Unless otherwise defined, all technical and scientific terms used herein have the same meaning as commonly understood by one of ordinary skill in the art to which this disclosure pertains. In the case of conflict, the present document, including definitions will control.

As used herein, “around”, “about” or “approximately” shall generally mean within 20 percent, preferably within 10 percent, and more preferably within 5 percent of a given value or range. Numerical quantities given herein are approximate, meaning that the term “around”, “about” or “approximately” can be inferred if not expressly stated.

As used herein, “plurality” means two or more.

As used herein, the terms “comprising,” “including,” “carrying,” “having,” “containing,” “involving,” and the like are to be understood to be open-ended, i.e., to mean including but not limited to.

As used herein, the phrase at least one of A, B, and C should be construed to mean a logical (A or B or C), using a non-exclusive logical OR. It should be understood that one or more steps within a method may be executed in different order (or concurrently) without altering the principles of the present disclosure.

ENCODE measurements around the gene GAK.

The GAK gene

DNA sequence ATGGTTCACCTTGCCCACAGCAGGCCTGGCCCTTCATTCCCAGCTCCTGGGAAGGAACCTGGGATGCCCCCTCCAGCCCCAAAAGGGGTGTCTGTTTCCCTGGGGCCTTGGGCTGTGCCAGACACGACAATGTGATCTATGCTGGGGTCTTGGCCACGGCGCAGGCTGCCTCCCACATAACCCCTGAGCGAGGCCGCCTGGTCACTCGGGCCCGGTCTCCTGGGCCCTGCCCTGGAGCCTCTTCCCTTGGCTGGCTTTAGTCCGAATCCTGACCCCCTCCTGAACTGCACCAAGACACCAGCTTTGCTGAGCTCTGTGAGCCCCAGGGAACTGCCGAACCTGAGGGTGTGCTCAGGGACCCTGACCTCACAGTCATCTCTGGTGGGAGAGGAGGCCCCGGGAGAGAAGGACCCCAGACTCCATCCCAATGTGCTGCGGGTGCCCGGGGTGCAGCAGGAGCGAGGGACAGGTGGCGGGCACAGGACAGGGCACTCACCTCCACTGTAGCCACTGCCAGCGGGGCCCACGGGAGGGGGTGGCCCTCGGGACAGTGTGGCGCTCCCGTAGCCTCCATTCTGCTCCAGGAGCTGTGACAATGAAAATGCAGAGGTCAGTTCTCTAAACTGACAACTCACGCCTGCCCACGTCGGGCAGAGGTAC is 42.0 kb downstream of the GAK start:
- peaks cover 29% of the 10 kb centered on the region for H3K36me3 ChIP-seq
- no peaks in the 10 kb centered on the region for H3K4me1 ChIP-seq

As used herein, the term module may refer to, be part of, or include an Application Specific Integrated Circuit (ASIC); an electronic circuit; a combinational logic circuit; a field programmable gate array (FPGA); a processor (shared, dedicated, or group) that executes code; other suitable hardware components that provide the described functionality; or a combination of some or all of the above, such as in a system-on-chip. The term module may include memory (shared, dedicated, or group) that stores code executed by the processor.

The term code, as used above, may include software, firmware, and/or microcode, and may refer to programs, routines, functions, classes, and/or objects. The term shared, as used above, means that some or all code from multiple modules may be executed using a single (shared) processor. In addition, some or all code from multiple modules may be stored by a single (shared) memory. The term group, as used above, means that some or all code from a single module may be executed using a group of processors. In addition, some or all code from a single module may be stored using a group of memories.

The apparatuses and methods described herein may be implemented by one or more computer programs executed by one or more processors. The computer programs include processor-executable instructions that are stored on a non-transitory tangible computer readable medium. The computer programs may also include stored data. Non-limiting examples of the non-transitory tangible computer readable medium are nonvolatile memory, magnetic storage, and optical storage.